My second approach to the pathfinding problem was to take the algorithm from my first approach and turn it into a semi-recursive function. The algorithm went something like this: First generate a set of possible directions the spider droid can move, then check a direction to see if it is obstructed (e.g. has any walls in the way that we can’t climb on or will cross over any pits). If that direction isn’t obstructed, then generate a new set of possible directions and repeat. After 3 repeats, the function returns only the directions from the first iteration of this loop.
This approach fixed the bugs from the first approach, but it was very computationally expensive. Each iteration through the loop would pick ten new directions, to the power of 3 iterations of the loop. This means (given the worst possible conditions) the algorithm would generate ten directions, and then ten directions for each of those directions, and then ten more directions for each of the previous directions, for a total possible 1,000,000 combinations to be tested, Every. Single. Frame.
The third and final approach I took to solving the pathfinding problem was a modification of the code from my second approach. Instead of generating a new path every single frame, I would generate the path once, and the spider droid would follow it until it reached the end of the path, whereupon it would generate a new path.
This method made the computation less expensive and fixed the pathfinding bugs from first approach. The only downside is that this solution is not as dynamic as the other two approaches. The spider droid can’t make snap judgements or compensate if the movement path changes. For the game, which is made up of mostly static environments, this isn’t a big deal. But, if I were to have made this enemy for a different game, then we would have had to try a fourth iteration. Maybe a system that generates a grid of valid spaces in a given level and then uses the A* Pathfinding Algorithm to find the quickest path to the player.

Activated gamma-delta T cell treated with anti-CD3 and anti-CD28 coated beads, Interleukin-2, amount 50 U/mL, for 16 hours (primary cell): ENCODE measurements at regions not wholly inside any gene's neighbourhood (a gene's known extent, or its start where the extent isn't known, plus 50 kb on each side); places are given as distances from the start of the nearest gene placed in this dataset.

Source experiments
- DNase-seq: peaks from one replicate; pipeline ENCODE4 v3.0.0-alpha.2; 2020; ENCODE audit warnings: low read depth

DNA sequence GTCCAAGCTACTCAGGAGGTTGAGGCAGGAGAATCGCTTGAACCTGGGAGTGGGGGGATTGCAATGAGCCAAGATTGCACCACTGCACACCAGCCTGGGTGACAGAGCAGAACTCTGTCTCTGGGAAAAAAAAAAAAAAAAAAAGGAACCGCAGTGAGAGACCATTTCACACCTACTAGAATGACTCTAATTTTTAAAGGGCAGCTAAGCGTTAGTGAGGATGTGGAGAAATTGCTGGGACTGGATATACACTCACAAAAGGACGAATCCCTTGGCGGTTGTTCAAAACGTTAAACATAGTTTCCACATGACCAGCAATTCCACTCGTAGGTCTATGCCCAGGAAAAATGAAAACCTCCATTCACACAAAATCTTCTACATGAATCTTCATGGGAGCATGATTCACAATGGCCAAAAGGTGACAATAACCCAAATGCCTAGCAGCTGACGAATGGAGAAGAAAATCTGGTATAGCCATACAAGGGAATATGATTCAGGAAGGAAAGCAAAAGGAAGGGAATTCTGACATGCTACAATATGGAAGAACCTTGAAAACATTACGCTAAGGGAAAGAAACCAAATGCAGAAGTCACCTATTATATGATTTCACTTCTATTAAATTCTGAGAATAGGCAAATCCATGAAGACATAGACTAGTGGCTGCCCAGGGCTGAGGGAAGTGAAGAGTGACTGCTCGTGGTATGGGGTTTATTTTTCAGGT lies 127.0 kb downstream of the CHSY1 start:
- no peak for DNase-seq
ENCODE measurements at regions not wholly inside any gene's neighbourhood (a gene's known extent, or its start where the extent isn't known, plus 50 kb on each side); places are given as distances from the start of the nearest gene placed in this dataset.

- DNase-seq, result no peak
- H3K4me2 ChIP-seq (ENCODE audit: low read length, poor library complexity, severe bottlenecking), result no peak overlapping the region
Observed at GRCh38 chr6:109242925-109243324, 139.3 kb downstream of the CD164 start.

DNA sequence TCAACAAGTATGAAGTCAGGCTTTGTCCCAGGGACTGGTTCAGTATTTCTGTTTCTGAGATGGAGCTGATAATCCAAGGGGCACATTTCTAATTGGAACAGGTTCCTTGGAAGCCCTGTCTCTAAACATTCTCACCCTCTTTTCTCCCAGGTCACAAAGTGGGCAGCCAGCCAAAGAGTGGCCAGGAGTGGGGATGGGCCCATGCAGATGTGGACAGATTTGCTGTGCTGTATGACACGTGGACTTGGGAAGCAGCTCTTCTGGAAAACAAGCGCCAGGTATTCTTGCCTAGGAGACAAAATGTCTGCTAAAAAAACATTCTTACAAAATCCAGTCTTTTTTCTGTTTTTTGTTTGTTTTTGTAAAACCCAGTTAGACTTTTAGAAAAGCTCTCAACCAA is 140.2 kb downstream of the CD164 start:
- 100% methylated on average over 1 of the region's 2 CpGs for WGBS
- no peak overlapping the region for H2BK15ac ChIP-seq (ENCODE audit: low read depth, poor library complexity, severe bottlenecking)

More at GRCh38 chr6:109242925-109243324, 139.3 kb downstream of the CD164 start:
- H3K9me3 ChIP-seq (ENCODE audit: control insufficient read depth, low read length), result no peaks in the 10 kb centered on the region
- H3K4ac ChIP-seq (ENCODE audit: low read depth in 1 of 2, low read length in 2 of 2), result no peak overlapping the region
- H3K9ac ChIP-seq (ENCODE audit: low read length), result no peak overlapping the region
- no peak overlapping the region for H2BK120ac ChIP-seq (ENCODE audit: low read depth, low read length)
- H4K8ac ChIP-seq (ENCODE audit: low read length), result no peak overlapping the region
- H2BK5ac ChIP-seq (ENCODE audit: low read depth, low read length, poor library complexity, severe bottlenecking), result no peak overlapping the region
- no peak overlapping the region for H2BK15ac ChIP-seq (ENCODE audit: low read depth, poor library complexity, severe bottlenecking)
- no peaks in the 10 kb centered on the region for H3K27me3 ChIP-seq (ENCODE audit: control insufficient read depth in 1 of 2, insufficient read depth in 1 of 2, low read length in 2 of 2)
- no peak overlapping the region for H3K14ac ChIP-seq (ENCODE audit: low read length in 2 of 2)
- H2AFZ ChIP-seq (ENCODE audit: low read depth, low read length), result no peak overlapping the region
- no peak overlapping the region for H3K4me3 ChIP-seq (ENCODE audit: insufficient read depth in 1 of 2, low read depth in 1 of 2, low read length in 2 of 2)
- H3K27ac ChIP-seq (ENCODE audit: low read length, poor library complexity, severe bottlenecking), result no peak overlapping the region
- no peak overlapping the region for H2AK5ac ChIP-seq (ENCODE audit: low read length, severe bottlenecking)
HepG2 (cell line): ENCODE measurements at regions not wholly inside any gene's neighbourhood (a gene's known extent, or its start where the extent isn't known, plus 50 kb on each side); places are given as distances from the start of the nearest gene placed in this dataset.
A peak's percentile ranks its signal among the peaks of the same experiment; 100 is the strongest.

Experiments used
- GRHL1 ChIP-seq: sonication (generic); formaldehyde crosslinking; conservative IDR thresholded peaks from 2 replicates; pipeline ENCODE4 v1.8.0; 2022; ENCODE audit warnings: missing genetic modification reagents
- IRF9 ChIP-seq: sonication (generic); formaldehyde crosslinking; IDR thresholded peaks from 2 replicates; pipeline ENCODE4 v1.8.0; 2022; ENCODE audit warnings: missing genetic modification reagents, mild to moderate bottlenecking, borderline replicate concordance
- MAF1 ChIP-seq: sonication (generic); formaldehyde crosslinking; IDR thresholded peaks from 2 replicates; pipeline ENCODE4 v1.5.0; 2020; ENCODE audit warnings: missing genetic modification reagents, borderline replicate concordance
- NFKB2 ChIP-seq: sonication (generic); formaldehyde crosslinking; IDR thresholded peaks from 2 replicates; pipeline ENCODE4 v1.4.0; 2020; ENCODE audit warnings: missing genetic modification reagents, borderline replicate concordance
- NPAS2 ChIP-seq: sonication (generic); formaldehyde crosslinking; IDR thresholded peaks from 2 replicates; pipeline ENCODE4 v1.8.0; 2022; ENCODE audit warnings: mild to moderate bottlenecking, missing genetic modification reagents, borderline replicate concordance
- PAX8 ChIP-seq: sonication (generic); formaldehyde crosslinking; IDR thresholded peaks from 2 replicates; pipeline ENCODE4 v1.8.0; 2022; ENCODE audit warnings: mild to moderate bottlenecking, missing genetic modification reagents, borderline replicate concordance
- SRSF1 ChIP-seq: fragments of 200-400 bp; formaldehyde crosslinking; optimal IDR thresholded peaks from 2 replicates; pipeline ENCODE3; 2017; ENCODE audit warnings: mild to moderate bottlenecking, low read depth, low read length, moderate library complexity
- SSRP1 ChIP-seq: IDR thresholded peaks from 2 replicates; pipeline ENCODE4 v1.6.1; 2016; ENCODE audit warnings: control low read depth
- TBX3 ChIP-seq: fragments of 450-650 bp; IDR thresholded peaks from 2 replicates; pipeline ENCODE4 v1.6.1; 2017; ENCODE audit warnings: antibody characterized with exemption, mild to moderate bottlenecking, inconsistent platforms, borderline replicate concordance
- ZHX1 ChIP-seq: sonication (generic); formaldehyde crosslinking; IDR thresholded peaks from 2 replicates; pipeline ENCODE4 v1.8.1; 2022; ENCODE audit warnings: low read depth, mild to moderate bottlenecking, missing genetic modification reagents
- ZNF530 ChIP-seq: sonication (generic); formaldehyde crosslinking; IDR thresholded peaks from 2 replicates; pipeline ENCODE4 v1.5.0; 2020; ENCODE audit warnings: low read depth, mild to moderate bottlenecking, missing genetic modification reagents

Game Manager / Event System
The Game Manager handles pretty much everything else in the game not already handled by a script. It is the game manager’s job to relay information between scripts and handle the scripted event sequences in the game (how they fire, what happens when two events fire at the same time, etc.)
All of the different types of events in the game use the Unity Timeline system in order to provide the team’s designers a visual way to plan out different events. Event functionality goes like this:
- Once started, run through the timeline until you hit a pause marker;
- While the event is paused, wait for some input from the user or game world (i.e. player presses a button, enemy dies, player hover over an object, etc);
- Once this input is received, resume the timeline until either you hit a pause marker, or you reach the end of the event.
- wWhen the event is stopped, send a signal to the game manager.
Wave Spawn Event
The Wave spawning event is the most involved event of the game, because it has three different components.
- The first component is a wave header. It tells the event system that a new wave is about to spawn. The wave header has two properties: “Number Of Enemies This Wave” and “Next Spawn Wave Threshold” (which is the max number of enemies remaining before another wave can be triggered.)
- The second component is the spawner controller. It sends a call to the event system to spawn an enemy. The spawner controller has two properties: “Enemy Type” and “Spawnpoint Index” (which is used to choose the possible spawn location.)
- The Third component is the end wave marker. It sends a message to event system to end the current wave, once the player has killed the last enemy.
- Using this system gives the team’s designers an easy and visual way to structure level spawning, work out the time between spawns, and quickly edit and move around the order of spawn events.